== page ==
Kentucky Owl Straight Bourbon Whiskey St. Patrick’s Edition

Normally, I would review an Irish whiskey for St. Patrick’s Day, but, this year, I am reviewing a bourbon with an Irish whiskey twist.

Kentucky Owl used to be Dixon Dedman’s whiskey project, wherein he collaborated with the Carters of wine-making fame. They then sold it to Stoli and then Dixon quit while the Carters founded Old Carter Whiskey Company. Kentucky Owl has been trying to get into the lower price point part of the bourbon market with its latest release of Wiseman’s Bourbon. I haven’t bought a bottle yet, as I mostly tend to purchase bottles that are 100 proof or more. But, they have also put out a special St. Patrick’s Edition, which is bottled at 100 proof (higher than Kentucky Owl Confiscated but lower than the original cask strength release). KO colloborated with Louise McGuane, an Irish whiskey bonder (read barrel selector) and John Rhea, an American whiskey blender. McGuane is the founder of JJ Corry Irish Whiskey Company, which is putting out interesting Irish whiskies sourced from other distilleries, in the same way that Cadenhead’s and Gordon & McPhail do for scotch, but blending them for the brand. Rhea is the former chief operations officer and blender for Four Roses and has been hired on by Kentucky Owl as their master blender. The used barrels are being sent to Ireland for McGuane to use to age Irish whiskey. This was bottled in Bardstown, Kentucky, rather than the Stoli plant in Lacassine, Louisiana, and was priced about $10 below Confiscated at $125.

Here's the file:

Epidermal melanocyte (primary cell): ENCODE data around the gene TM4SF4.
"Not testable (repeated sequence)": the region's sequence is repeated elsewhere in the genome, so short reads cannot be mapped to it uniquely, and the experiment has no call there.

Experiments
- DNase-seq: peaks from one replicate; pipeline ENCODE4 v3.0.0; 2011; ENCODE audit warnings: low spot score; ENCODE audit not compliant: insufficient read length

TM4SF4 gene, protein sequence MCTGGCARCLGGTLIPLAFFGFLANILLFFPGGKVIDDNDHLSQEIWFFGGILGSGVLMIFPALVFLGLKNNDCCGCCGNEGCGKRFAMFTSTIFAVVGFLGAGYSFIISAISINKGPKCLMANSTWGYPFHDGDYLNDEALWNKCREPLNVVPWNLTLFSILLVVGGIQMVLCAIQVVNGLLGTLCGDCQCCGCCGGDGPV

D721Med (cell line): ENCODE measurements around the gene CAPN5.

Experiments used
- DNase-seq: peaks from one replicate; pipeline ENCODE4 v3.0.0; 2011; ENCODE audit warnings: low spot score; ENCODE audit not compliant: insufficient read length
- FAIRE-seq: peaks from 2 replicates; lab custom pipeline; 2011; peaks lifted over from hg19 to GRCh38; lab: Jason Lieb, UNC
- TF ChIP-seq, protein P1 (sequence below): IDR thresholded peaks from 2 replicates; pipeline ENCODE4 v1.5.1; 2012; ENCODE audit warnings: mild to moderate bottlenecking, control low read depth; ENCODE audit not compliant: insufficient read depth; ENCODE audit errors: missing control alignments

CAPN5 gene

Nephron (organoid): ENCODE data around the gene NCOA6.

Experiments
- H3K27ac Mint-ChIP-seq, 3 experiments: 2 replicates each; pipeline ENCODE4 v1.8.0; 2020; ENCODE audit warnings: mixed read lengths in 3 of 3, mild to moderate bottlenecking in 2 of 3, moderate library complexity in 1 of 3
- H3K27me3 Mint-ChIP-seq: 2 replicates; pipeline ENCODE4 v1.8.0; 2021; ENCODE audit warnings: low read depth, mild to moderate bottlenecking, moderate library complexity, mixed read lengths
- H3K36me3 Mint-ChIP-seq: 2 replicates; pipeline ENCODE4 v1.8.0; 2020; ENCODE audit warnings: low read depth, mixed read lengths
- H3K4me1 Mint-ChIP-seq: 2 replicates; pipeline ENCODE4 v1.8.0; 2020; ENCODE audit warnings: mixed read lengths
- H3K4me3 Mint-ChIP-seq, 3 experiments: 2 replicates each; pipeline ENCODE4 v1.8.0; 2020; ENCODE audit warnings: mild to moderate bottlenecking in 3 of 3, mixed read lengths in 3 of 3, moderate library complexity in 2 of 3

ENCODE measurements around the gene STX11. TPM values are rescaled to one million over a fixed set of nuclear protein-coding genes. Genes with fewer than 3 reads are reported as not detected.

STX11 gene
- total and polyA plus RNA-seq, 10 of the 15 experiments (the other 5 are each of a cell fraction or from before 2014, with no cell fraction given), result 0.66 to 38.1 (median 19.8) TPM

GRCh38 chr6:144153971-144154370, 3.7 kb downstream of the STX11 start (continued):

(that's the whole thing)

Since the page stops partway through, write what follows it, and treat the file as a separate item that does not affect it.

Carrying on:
The color is a decent amber; if I had to guess, this is a blend of bourbons in the seven to eight year old range. Nice film and thick legs on the swirl. The nose is very traditional bourbon, with some nice vanilla and fruity notes, and a hint of oak. On the palate is vanilla, clove, butterscotch, dark fruit, and black cherry cola notes, with a medium trending toward full bodied mouthfeel. On the finish the clove dominates with black cherries in the background, and the finish is very long.

Overall, this is a very good bourbon. I think it is better than Confiscated, partly due to the higher proof and partly due to the flavor overall. The price point is not terrible at $125 given today’s bourbon market. Moreover, if this is the beginning of the John Rhea era at Kentucky Owl, I think good things are in store for the brand. And, of course I just ordered a bottle of JJ Corry Gael with a Tuath Irish whiskey glass at their online store. The Tuath was free and made the shipping on the bottle free, so why not, especially because I can’t possibly have enough whiskey tasting glasses of various types at my house. I need a Tuath, right? More importantly, if this is how McGuane picks bourbon barrels, I am betting her Irish whiskey is pretty special and I can’t wait to try it.

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